Caitlin Wilenchik, Anapol Weiss

Facebook allows companies to access your private data without consent. Uber has used big data to embarrass its enemies. Companies like Equifax and Yahoo have been hacked and your private information is no longer private. However, there may be a judicially derived solution out of a growing theory that allows users to not only take steps to protect the data companies collect during their use of technological devices, but ensure redress should anything go wrong. Once this solution is accepted, plaintiffs attorneys should be prepared to see an influx of privacy-derived cases with tort remedies.

Currently, privacy law in the United States is a messy “hodgepodge” of laws, rules and treaties with specific laws assigned to different industries leaving disjointed solutions. Included in the hodgepodge of privacy rules are state laws that are highly specific to industry, but used most common with private remedy. See e.g. 6 Pa. Code Section 11.197 (concerning adults in daily living centers having access to information); 31 Pa. Code Section 146b.11 (disclosing health information); 35 Pa. Stat. Ann. Section 5636 (disseminating data on cases of cancer); 28 Pa. Code. 28.5 (identifying when information about newborns are shared); 43 Pa. Stat. Ann. Sections 1321-1324 (inspecting personnel files); and 35 Pa. Stat. Ann. Sections 7601-7612 (keeping HIV-related information confidential).

The current framework, although troublesome when asserting a new claim or protecting against liability, does not leave users completely vulnerable, see Solove, Daniel, “FTC and Privacy Common Law, “114 Colum. L. Rev. 583, 587 (2014). The legislative branch does attempt to curb data breach and invasions of privacy, but there are limits to this power. Congress has assigned the Federal Trade Commission (FTC) power to protect consumers by fining companies that are mismanaging user data, but there still remains a malleable standard for those users who then wish to receive individual damages under a broadly applied system of privacy law. See e.g., FTC v. Wyndham Worldwide, Civ. Action No. 13-1887 (D.N.J. Apr. 7, 2014)(granting FTC authority to pursue a deception claim on behalf of a group).

Corporate data breach plaintiffs have been somewhat successful in pursuing tort remedy, specifically negligence claims, in the early stages of litigation, but courts are not united in finding a duty of care between user and consumer, see Simpson, Michael D., “All Your Data Belongs to Us,” 87 Univ. Colo. L. Rev. 669, 686 (2016) (citing Lone Star Nat’l Bank v. Heartland Payment Systems, 729 F.3d 421, 426 (5th Cir. 2013) (reversed district court dismissal), Sovereign Bank v. BJ’s Wholesale Club, 395 F. Supp. 2d 183, 194–95 (M.D. Pa. 2005) (holding that the direct relationship between a retailer and a card issuer favors imposition of a duty of care); BancFirst v. Dixie Restaurants, No. CIV-11-174-L, 2012 WL 12879 at *4 (W.D. Okla. Jan. 4, 2012) (holding that no special relationship existed between the parties from which a duty of care would arise)).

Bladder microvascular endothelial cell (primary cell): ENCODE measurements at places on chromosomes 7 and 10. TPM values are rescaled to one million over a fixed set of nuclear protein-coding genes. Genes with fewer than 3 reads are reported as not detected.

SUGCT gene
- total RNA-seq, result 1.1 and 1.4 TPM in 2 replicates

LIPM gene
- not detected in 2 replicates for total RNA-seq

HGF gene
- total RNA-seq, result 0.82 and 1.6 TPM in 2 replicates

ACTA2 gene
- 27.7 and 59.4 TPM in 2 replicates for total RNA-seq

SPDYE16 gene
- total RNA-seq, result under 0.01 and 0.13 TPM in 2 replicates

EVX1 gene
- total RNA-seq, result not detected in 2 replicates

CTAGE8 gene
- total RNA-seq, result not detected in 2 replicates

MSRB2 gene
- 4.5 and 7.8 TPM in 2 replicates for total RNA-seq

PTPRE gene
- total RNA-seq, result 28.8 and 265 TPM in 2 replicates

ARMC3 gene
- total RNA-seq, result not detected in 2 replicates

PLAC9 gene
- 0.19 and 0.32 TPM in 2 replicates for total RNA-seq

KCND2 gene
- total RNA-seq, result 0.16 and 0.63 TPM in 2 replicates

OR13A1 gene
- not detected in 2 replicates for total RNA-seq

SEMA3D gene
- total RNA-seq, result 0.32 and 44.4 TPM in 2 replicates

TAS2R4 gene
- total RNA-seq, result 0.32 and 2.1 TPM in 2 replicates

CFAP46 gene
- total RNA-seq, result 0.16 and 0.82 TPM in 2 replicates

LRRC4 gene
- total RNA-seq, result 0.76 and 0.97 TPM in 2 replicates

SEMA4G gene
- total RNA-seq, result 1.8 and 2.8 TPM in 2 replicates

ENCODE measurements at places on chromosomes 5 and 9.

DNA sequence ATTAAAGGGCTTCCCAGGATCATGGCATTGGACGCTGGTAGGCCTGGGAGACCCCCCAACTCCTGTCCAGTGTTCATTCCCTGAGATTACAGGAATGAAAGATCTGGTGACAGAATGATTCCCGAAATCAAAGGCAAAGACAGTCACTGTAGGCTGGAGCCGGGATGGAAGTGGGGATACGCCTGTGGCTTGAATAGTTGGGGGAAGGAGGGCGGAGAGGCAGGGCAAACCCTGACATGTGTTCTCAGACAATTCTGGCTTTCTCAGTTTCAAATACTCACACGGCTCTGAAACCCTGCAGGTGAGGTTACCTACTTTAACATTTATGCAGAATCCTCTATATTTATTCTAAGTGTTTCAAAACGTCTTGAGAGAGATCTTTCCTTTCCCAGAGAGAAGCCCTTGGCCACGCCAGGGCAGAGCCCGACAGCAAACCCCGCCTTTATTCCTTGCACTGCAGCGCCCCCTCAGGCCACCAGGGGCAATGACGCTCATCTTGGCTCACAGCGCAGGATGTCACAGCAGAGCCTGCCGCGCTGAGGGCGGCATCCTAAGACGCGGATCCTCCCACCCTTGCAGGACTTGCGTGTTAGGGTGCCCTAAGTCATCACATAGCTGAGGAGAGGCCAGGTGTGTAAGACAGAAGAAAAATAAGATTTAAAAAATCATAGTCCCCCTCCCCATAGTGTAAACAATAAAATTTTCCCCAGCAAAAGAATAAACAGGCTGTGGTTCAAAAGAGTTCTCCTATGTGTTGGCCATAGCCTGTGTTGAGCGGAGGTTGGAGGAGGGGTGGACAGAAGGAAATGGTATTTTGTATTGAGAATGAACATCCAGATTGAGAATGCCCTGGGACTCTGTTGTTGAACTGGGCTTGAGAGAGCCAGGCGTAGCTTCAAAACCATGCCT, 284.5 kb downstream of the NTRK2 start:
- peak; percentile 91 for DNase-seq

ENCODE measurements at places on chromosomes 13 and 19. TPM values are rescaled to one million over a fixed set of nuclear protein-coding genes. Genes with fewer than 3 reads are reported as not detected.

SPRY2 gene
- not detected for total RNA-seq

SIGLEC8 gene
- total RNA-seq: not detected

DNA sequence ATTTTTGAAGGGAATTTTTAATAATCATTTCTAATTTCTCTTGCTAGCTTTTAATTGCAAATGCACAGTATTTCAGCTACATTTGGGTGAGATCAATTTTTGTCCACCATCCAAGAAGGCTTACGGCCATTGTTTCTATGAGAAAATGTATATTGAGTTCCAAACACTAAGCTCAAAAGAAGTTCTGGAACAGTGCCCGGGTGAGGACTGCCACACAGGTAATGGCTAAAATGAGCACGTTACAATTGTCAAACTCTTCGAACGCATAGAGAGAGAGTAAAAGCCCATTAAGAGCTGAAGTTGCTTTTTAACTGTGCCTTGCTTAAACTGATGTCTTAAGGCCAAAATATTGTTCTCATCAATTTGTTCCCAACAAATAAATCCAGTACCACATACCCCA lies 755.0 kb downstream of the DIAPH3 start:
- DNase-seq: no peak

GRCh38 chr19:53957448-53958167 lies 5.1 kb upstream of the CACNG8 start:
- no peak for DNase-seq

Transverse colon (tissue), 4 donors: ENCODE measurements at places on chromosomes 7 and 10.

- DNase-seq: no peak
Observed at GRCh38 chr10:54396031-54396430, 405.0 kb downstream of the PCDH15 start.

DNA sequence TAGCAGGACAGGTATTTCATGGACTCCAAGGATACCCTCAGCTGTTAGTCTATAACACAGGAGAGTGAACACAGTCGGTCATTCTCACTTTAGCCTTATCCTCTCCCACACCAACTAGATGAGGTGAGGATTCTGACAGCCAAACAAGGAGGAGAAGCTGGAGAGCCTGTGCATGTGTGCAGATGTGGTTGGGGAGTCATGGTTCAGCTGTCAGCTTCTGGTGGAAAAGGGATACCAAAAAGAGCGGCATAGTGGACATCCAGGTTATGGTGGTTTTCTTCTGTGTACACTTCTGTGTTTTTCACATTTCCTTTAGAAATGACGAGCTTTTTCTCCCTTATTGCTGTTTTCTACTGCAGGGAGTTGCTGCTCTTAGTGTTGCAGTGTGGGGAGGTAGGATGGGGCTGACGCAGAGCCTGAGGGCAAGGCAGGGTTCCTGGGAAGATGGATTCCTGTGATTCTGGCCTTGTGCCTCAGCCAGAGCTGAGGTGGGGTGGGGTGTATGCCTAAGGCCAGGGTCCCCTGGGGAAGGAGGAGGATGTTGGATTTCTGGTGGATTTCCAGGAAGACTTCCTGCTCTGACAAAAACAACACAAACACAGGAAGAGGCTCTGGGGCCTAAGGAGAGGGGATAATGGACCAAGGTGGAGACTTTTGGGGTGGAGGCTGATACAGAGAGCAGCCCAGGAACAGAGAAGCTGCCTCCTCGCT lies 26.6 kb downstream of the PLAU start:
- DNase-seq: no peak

The FTC remains the primary federal data protection authority, and offers persuasive decisions for privacy-related disputes, however, there is still no private cause of action under Section 5 of the FTC Act for consumers who are victims of an unfair or deceptive trade practice. The FTC is also understaffed, with more or less five employees dedicated to mobile privacy alone, with settlements for violations and then penalties for violations of those settlements up to $16,000 per violation. Consumers do not receive these fines. The FTC consent orders or settlements with Google, Facebook, Twitter, etc. for privacy violations, allows a company to avoid admitting wrongdoing in exchange for remedial measures. Hardly any cases with the FTC go to court because there is no threat of financial penalty with a Section 5 violation, so there is little to no financial incentive to spend time fighting FTC complaints. The FTC is also limited to seeking equitable monetary relief.

Some settlement violations may include violations of Safe Harbor agreements with Europe, countries that have more consumer-friendly privacy policies, see General Data Protection Regulation (GDPR), https://www.eugdpr.org/the-regulation.html; Satariano, Adam, ”G.D.P.R., a New Privacy Law, Makes Europe World’s Leading Tech Watchdog,” The New York Times (May 24, 2018). There are 28 countries in the European Union (EU) that focus on protecting its citizens and require companies doing business with these countries to be clear about the collection and use of users’ personal data, see Tiku, Nitasha, “Europe’s New Privacy Law Will Change the Web and More,” Wired (March 19, 2018) (including the collection of location, IP address, or identifier that tracks web and app use on smartphones). The EU also requires companies to explain why they are collecting data and whether it will be used to create profiles on individuals for research and dissemination. Among other specific protections, consumers are essentially able to gain access to their data at any point, and truly delete data if they request companies to do so. For any violation of the GDPR, companies will suffer higher fines.

Pennsylvania has the four generalized forms of privacy recognized in common law that include: intrusion upon seclusion; appropriation of name or likeness; publicity given to private life; and false light. Restatement (Second) of Torts, Sections 625B-652E. These are not directed toward modern day privacy concerns. To this point, in Pennsylvania, tort law has not been helpful to plaintiffs that wished to receive damages for the collection and misuse of their data.